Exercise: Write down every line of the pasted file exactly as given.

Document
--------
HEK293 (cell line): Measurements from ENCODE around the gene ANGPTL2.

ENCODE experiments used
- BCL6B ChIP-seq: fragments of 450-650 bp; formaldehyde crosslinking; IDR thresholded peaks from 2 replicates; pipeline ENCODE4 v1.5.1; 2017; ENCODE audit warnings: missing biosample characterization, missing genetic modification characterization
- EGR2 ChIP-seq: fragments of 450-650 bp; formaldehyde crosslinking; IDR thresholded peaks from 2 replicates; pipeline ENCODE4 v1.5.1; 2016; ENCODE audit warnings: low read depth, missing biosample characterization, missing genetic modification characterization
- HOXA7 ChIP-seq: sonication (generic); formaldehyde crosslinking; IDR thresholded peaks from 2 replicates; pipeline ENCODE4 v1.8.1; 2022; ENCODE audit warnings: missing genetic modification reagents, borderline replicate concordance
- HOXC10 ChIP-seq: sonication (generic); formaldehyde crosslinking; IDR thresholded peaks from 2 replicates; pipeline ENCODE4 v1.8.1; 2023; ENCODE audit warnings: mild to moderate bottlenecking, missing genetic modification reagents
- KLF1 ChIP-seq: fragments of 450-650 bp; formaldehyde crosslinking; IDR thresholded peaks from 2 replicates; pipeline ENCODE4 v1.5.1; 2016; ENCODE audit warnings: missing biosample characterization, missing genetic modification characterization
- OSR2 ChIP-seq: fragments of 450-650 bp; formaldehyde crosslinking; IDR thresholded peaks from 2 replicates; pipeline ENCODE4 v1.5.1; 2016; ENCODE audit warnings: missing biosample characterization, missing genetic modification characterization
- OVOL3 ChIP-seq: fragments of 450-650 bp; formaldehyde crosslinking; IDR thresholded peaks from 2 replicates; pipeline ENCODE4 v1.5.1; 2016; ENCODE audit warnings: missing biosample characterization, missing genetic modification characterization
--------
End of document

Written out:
HEK293 (cell line): Measurements from ENCODE around the gene ANGPTL2.

ENCODE experiments used
- BCL6B ChIP-seq: fragments of 450-650 bp; formaldehyde crosslinking; IDR thresholded peaks from 2 replicates; pipeline ENCODE4 v1.5.1; 2017; ENCODE audit warnings: missing biosample characterization, missing genetic modification characterization
- EGR2 ChIP-seq: fragments of 450-650 bp; formaldehyde crosslinking; IDR thresholded peaks from 2 replicates; pipeline ENCODE4 v1.5.1; 2016; ENCODE audit warnings: low read depth, missing biosample characterization, missing genetic modification characterization
- HOXA7 ChIP-seq: sonication (generic); formaldehyde crosslinking; IDR thresholded peaks from 2 replicates; pipeline ENCODE4 v1.8.1; 2022; ENCODE audit warnings: missing genetic modification reagents, borderline replicate concordance
- HOXC10 ChIP-seq: sonication (generic); formaldehyde crosslinking; IDR thresholded peaks from 2 replicates; pipeline ENCODE4 v1.8.1; 2023; ENCODE audit warnings: mild to moderate bottlenecking, missing genetic modification reagents
- KLF1 ChIP-seq: fragments of 450-650 bp; formaldehyde crosslinking; IDR thresholded peaks from 2 replicates; pipeline ENCODE4 v1.5.1; 2016; ENCODE audit warnings: missing biosample characterization, missing genetic modification characterization
- OSR2 ChIP-seq: fragments of 450-650 bp; formaldehyde crosslinking; IDR thresholded peaks from 2 replicates; pipeline ENCODE4 v1.5.1; 2016; ENCODE audit warnings: missing biosample characterization, missing genetic modification characterization
- OVOL3 ChIP-seq: fragments of 450-650 bp; formaldehyde crosslinking; IDR thresholded peaks from 2 replicates; pipeline ENCODE4 v1.5.1; 2016; ENCODE audit warnings: missing biosample characterization, missing genetic modification characterization